- Notes on Canadian Computing, 1950s
In 1954 I began my computing career with Computing Devices of Canada Limited, a small electronics firm based in Ottawa, under the tutelage of Ted Codd. Herein, I describe some of the early work with electronic computers in Canada and Ted's influence on it.
Computing Devices of Canada was founded in 1948 by two Polish immigrants to Canada, George Glinski and Joe Norton. The company got its start by manufacturing the Position and Homing Indicator (PHI), a device developed at the National Research Council that kept track of an aircraft's position and indicated its return route to base. One large contract that had a significant influence on the company's growth was for the Kicksorter, a digital-pulse counter designed for the Atomic Energy of Canada Laboratories in Chalk River. If the Kicksorter had been slightly modified to do simple arithmetic operations, it would have been a rudimentary computer. AECL purchased a large number of these devices between 1957 and 1963, when they were replaced by one of the early computers in the PDP series manufactured by the Digital Equipment Corporation (DEC). Another contract was to design and construct a large digital simulator for the Royal Canadian Navy that was never completed.
Computing Devices began its operations in a small building on the western edge of downtown Ottawa. A few years later, the company moved further west to the suburb of Westboro, where it occupied the upper floors of a building above the Charles Ogilvy department store. Around 1956, it moved to new buildings at Bell's Corners a few miles west of the city. In the late 1950s, the company became affiliated with Bendix, and when this company was acquired by Control Data Corporation, it became a division of Control Data Canada. At a later date, it became a wholly owned subsidiary of Ceridian. The company, now called Computing Devices Canada, has been described as an "Ottawa-based defence electronics company."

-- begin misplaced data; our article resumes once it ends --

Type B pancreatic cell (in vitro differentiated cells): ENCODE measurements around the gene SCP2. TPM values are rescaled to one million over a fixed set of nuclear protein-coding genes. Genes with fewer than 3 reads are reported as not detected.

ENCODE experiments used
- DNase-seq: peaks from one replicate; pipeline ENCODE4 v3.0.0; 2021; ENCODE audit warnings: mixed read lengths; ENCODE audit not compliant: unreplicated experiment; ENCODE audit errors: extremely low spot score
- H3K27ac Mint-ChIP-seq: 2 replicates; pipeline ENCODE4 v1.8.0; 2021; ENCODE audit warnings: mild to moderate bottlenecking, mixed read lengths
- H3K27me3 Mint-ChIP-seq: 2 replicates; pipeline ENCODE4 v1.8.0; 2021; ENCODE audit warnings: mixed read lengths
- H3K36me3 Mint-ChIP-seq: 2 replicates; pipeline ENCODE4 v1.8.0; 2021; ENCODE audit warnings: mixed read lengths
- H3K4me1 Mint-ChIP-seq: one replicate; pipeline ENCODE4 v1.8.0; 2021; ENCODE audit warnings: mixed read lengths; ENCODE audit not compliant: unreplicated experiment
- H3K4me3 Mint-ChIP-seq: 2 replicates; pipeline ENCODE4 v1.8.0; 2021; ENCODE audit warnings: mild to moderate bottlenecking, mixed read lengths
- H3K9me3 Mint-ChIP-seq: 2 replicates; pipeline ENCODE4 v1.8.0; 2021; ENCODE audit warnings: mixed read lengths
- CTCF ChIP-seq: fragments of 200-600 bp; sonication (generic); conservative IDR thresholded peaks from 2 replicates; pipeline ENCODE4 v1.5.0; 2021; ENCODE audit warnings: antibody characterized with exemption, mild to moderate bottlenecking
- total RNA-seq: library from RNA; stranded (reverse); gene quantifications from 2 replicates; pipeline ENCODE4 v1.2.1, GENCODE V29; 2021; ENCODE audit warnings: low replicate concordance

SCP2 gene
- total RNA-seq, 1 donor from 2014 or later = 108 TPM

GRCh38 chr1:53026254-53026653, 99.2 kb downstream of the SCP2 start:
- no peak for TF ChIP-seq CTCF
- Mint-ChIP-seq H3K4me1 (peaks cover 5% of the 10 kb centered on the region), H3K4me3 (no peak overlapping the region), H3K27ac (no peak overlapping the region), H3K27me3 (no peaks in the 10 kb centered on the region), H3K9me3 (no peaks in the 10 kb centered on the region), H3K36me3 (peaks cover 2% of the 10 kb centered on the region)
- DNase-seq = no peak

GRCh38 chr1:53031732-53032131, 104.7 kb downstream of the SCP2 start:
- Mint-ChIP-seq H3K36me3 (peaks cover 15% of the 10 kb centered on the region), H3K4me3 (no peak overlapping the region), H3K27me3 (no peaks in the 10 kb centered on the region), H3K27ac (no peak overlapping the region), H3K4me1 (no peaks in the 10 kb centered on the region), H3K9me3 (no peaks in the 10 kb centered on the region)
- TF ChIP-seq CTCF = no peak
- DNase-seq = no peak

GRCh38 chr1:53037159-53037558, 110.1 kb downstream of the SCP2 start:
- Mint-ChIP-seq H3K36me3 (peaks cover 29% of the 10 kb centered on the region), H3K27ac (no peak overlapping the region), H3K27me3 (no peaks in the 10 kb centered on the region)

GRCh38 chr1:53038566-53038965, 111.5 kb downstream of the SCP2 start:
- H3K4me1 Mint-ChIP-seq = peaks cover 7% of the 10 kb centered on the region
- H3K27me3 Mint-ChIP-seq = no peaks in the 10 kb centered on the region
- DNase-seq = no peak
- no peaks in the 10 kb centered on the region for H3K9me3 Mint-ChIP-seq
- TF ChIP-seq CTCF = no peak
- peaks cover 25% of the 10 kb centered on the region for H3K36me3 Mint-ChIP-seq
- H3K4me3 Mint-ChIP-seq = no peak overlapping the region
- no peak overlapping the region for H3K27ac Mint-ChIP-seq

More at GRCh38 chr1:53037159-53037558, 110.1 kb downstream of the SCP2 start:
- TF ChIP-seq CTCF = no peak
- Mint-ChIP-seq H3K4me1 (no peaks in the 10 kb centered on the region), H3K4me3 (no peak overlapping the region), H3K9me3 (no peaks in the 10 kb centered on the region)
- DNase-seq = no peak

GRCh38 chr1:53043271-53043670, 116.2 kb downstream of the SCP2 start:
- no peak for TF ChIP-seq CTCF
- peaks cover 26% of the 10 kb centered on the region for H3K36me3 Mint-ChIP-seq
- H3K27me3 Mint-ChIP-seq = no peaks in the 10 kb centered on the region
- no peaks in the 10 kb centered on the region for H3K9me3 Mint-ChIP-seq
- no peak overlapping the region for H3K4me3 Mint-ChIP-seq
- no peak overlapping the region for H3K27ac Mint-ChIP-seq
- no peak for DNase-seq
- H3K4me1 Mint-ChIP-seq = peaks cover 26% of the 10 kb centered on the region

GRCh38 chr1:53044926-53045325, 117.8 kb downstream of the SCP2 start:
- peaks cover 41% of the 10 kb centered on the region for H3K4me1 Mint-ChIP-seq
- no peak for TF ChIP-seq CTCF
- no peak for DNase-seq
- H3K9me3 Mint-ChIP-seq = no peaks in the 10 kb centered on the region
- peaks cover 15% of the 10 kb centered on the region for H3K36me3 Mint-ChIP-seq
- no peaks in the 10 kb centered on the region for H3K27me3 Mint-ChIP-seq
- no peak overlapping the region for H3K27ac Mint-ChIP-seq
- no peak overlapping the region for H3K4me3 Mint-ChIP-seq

NRC 102 computers
Computing Devices also handled the Canadian sales of the NCR 102-A, a digital computer manufactured by the National Cash Register Company of Dayton, Ohio. Sixteen 102-A computers were produced altogether and two were installed in Canada. The first was at A.V. Roe (Canada), an aircraft company in Malton, Ontario, adjacent to what is now Pearson Airport, and the second was at the Royal Canadian Air Force Station (now called Canadian Forces Base) in Cold Lake, Alberta. (The only other computer in Canada at the time was the Ferranti computer Ferut at the University of Toronto.) The 102-A system consisted of the "computer proper"—as it was termed in the programming manual—and a console with a Flexowriter, which was a modified electric typewriter with a paper-tape reader and punch for input and output. There was also a small control panel on the console. (A magnetic-tape unit and a card reader and punch were optional.)
The basic system occupied 250 square feet of floor space, weighed 2,700 pounds, and had 400 tubes of 12 different types and 8,000 crystal diodes. It required air conditioning and a separate power supply. The cost was $82,000, which in today's currency would be more than $600,000. The magnetic-drum memory had a capacity of 1,024 42-bit words and an additional "high-speed" memory of eight words. The internal number system was binary, and I/O was in octal, or in decimal if appropriate conversion routines were written. Addition and subtraction times varied from 7 to 20 milliseconds, and multiplication and division from 25 to approximately 40 milliseconds depending on drum access times.
Figure 1 shows the 102-A at Cold Lake. The plastic case on top of the drawers beside the console contains the program library (on punched tape) while the loose-leaf binder on which it is sitting contains printed copies of the programs and operating instructions for their use.
A decimal version of the 102, called the 102-D, was also produced by the National Cash Register Company. A 102-D was installed in Computing Devices shortly before the company moved to Bell's Corners...